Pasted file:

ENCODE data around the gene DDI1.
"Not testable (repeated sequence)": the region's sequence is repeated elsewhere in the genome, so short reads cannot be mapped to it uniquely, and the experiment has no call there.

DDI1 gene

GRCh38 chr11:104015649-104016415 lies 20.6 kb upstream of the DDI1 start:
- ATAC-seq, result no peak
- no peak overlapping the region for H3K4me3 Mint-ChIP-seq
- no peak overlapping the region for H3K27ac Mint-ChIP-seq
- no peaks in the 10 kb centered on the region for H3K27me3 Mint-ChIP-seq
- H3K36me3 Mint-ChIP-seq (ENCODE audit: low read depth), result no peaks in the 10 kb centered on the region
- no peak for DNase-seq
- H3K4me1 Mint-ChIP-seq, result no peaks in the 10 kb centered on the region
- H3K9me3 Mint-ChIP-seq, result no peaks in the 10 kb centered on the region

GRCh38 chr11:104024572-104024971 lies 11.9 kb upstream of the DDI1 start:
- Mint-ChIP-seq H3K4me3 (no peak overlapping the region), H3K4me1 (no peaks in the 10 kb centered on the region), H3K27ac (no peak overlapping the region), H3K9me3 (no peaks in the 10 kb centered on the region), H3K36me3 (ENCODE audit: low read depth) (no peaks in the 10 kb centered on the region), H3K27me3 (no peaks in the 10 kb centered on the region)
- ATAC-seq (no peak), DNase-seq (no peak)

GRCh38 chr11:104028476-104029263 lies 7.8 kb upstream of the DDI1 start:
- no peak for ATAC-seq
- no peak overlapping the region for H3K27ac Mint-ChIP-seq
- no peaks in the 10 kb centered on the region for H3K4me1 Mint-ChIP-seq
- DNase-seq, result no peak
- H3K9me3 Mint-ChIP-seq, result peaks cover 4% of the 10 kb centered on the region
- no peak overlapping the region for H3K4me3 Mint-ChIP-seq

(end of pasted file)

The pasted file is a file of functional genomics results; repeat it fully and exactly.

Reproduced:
ENCODE data around the gene DDI1.
"Not testable (repeated sequence)": the region's sequence is repeated elsewhere in the genome, so short reads cannot be mapped to it uniquely, and the experiment has no call there.

DDI1 gene

GRCh38 chr11:104015649-104016415 lies 20.6 kb upstream of the DDI1 start:
- ATAC-seq, result no peak
- no peak overlapping the region for H3K4me3 Mint-ChIP-seq
- no peak overlapping the region for H3K27ac Mint-ChIP-seq
- no peaks in the 10 kb centered on the region for H3K27me3 Mint-ChIP-seq
- H3K36me3 Mint-ChIP-seq (ENCODE audit: low read depth), result no peaks in the 10 kb centered on the region
- no peak for DNase-seq
- H3K4me1 Mint-ChIP-seq, result no peaks in the 10 kb centered on the region
- H3K9me3 Mint-ChIP-seq, result no peaks in the 10 kb centered on the region

GRCh38 chr11:104024572-104024971 lies 11.9 kb upstream of the DDI1 start:
- Mint-ChIP-seq H3K4me3 (no peak overlapping the region), H3K4me1 (no peaks in the 10 kb centered on the region), H3K27ac (no peak overlapping the region), H3K9me3 (no peaks in the 10 kb centered on the region), H3K36me3 (ENCODE audit: low read depth) (no peaks in the 10 kb centered on the region), H3K27me3 (no peaks in the 10 kb centered on the region)
- ATAC-seq (no peak), DNase-seq (no peak)

GRCh38 chr11:104028476-104029263 lies 7.8 kb upstream of the DDI1 start:
- no peak for ATAC-seq
- no peak overlapping the region for H3K27ac Mint-ChIP-seq
- no peaks in the 10 kb centered on the region for H3K4me1 Mint-ChIP-seq
- DNase-seq, result no peak
- H3K9me3 Mint-ChIP-seq, result peaks cover 4% of the 10 kb centered on the region
- no peak overlapping the region for H3K4me3 Mint-ChIP-seq